This week’s parashah highlights the theme of role reversal that is found all throughout Genesis and beyond. From Yitzhak on, younger brothers in the book emerge triumphant over their siblings despite their tribulations. Yitzhak miraculously avoids his father’s knife; Yaakov flees his brother, and they make up twenty years later; and the entire Yosef story turns on his overcoming slavery and prison and being able to attain unheard-of political power, which he uses to test and then reconcile with his brothers. But the reversal of birth order does not end with Genesis. Moshe, of course, is a younger brother, and David, the great king of Israel, is the youngest of eight. So the Bible would seem to be obsessed with this theme.
Nowhere is this more straightforwardly presented than in the moving scene of the dying, blind Yaakov blessing his grandsons Efrayim and Menashe in chapter 48. The story occupies the entire chapter, while the blessing the old man gives to all of his other sons comprises only one chapter. Something significant is happening here.
This tableau was memorably painted by Rembrandt, and was particularly loved by Franz Rosenzweig, in whose home town of Kassel, Germany it resides. One can see why: the two boys in the painting look positively angelic, and the expressions on their parents’ faces are loving beyond measure. Yet Rembrandt seems to have chosen to depict the moment before the most striking part of the story, which continues as follows:
14 But Yisrael stretched out his right-hand and put it on the head of Efrayim—yet he was
and his left-hand on the head of Menashe;
he crossed his arms, although Menashe was the firstborn…
17 Yosef saw that his father had put his right hand on Efrayim’s head,
and it sat ill in his eyes,
so he laid hold of his father’s hand to turn it from Efrayim’s head to Menashe’s head.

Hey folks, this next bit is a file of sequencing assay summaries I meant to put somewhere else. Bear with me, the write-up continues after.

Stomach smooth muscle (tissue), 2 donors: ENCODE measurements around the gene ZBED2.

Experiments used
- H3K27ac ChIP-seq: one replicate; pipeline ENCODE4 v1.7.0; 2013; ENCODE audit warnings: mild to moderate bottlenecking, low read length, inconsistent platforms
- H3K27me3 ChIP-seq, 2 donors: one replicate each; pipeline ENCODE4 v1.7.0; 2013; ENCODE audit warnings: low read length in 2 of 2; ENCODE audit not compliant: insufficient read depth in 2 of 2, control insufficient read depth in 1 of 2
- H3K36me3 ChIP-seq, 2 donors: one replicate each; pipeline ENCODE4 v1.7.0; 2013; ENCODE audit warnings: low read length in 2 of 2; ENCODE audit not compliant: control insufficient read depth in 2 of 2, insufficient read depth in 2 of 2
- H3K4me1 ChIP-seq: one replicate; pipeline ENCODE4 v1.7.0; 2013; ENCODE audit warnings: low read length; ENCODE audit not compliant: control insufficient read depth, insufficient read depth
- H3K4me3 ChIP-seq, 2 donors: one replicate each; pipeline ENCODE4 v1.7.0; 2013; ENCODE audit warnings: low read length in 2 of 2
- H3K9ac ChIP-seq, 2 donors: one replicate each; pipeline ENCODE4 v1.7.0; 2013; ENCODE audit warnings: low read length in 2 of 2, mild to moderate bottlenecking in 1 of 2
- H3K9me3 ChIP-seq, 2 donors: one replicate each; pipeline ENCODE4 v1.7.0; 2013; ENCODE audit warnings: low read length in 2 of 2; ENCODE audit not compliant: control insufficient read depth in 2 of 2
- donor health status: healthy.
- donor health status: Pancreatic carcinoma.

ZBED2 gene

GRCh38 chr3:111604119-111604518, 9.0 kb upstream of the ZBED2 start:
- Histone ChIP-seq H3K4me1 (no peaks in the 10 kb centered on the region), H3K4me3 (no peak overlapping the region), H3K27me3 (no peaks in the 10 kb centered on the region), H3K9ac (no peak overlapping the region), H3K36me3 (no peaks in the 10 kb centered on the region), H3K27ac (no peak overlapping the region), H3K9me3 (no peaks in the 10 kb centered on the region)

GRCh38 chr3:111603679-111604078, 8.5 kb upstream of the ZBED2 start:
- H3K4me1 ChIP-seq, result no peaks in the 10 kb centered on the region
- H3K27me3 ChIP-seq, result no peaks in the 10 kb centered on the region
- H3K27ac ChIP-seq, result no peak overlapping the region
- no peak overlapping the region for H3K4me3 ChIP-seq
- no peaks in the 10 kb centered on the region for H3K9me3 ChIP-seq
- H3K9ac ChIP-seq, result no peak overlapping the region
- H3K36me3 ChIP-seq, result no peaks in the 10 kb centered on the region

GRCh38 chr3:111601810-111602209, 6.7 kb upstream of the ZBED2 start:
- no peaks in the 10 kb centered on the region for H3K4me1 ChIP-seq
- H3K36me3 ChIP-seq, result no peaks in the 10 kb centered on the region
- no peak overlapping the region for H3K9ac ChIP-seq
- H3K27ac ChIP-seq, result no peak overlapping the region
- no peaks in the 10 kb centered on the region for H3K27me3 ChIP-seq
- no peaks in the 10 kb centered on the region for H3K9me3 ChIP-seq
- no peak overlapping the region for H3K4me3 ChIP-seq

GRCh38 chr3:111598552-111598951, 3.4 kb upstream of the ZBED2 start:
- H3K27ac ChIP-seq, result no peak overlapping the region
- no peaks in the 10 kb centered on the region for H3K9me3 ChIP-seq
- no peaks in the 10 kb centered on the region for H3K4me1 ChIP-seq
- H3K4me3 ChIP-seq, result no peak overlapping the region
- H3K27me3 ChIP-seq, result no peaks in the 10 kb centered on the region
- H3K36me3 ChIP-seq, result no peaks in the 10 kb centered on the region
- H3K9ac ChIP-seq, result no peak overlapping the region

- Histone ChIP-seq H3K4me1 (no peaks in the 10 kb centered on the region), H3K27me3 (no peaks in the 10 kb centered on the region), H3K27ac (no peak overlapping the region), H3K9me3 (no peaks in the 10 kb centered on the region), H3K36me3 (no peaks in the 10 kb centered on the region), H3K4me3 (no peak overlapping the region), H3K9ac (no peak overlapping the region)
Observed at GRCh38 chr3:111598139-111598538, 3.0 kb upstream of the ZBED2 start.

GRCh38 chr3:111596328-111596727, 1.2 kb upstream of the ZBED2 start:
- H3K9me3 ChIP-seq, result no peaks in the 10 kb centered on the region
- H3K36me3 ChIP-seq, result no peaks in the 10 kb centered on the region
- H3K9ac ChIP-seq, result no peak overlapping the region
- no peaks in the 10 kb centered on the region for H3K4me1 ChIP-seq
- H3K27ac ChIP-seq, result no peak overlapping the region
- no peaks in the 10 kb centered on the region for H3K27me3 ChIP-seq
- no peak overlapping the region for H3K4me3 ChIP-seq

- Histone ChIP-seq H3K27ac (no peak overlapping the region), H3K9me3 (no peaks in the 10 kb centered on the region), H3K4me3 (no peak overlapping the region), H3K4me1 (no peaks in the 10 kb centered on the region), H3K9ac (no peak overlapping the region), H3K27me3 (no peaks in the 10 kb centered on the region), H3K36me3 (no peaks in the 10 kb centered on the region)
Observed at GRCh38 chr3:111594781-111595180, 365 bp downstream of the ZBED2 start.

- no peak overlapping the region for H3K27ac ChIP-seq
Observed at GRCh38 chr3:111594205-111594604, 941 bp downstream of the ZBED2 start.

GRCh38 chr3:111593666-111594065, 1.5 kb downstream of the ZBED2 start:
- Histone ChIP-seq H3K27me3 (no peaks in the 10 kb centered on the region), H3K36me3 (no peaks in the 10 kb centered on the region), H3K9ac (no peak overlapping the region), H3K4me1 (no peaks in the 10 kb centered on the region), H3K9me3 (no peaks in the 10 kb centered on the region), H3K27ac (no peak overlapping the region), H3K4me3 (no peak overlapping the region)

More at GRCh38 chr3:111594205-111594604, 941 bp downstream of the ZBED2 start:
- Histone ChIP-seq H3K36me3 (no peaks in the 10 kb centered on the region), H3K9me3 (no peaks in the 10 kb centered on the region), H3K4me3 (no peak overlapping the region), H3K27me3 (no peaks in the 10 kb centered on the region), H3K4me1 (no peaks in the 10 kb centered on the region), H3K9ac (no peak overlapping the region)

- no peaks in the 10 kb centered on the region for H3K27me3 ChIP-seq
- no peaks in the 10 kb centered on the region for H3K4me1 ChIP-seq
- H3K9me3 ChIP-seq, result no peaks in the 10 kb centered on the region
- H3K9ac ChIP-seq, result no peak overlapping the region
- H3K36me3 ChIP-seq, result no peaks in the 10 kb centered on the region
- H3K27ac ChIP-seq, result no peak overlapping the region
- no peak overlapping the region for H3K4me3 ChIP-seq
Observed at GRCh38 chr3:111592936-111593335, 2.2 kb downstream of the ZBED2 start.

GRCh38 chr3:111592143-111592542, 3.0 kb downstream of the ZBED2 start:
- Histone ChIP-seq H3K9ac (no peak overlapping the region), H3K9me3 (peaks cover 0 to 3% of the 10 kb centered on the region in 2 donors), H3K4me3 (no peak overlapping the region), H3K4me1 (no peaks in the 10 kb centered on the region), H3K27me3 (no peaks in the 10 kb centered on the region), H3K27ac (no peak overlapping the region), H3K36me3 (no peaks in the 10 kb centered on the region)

18 Yosef said to his father:
Not so, Father, indeed, this one is the firstborn, place your hand on his head!
19 But his father refused and said:
I know, my son, I know—he too will be a people, he too will be great,
yet his younger brother will be greater than he,
and his seed will become a full-measure of nations!
20 So he blessed them on that day, saying:
By you shall Israel give-blessings, saying:
God make you like Efrayim and like Menashe!
Thus he made Efrayim go before Menashe.
Traditionally, when Jewish parents bless their sons, they use the words of v. 20: “God make you like Efrayim and like Menashe.” If we follow Rembrandt’s interpretation, this is a straightforward blessing, undoubtedly of fertility, as is suggested by v. 16: “May they [the boys] teem-like-fish to become many amid the land!” But there is another possibility. Perhaps Yaakov’s blessing is actually a blessing of reversal, a reflection of what he has experienced in his long life and what he foresees for his descendants. It is the knowledge that things don’t always turn out as we expect, which has its good side as well as the bad.
The theme of the younger son prevailing has been understood in a variety of ways down through the centuries. The historically-minded reader may well see in it a political message. Some interpreters have focused on David and his dynasty, noting that the Bible legitimizes him even though he is not of the original royal family of Sha’ul. Others feel that the theme explains why the less prosperous kingdom of Judah nevertheless outlasted the northern one of Israel, even surviving in some form to reconstitute as a people after the destruction by Babylonia. Christian interpretation of the theme has its own history, first, seeing the Catholic Church as the younger son triumphant, superseding the Jews as God’s chosen; later on, in the Reformation’s revisionist understanding, Protestantism was represented as replacing its “older brother,” Catholicism.
But these politicized readings, though compelling, are not the last word. The God of the Bible is the one who turns barrenness into fertility, lowly birth into royalty, and almost total defeat into renewal and restoration. He purposely ignores birth order, bypassing Yishmael, Esav and Yosef’s brothers in favor of the younger Yitzhak, Yaakov and Yosef, who will basically carry on the family’s mission. God thus emerges as the Great Reverser, moving beyond the natural order in order to create a nation that was consciously a latecomer to ancient history. As Hanna puts it in her post-birthing song of II Samuel 2:6-7: “YHWH brings-death and bestows-life…/ makes-poor and makes-rich, / brings low and yes, lifts up.” Viewed that way, the younger son theme resonates best with the Bible’s concept of the divine destiny of the people of Israel, the “remnant” dear to the prophets of old and to Rosenzweig in modern times. In the end, we might say that the dying Yaakov of chapter 48, though sightless, knows full well what he is doing, predicting the unpredictable and setting his descendants on the difficult but dogged road to survival as a people.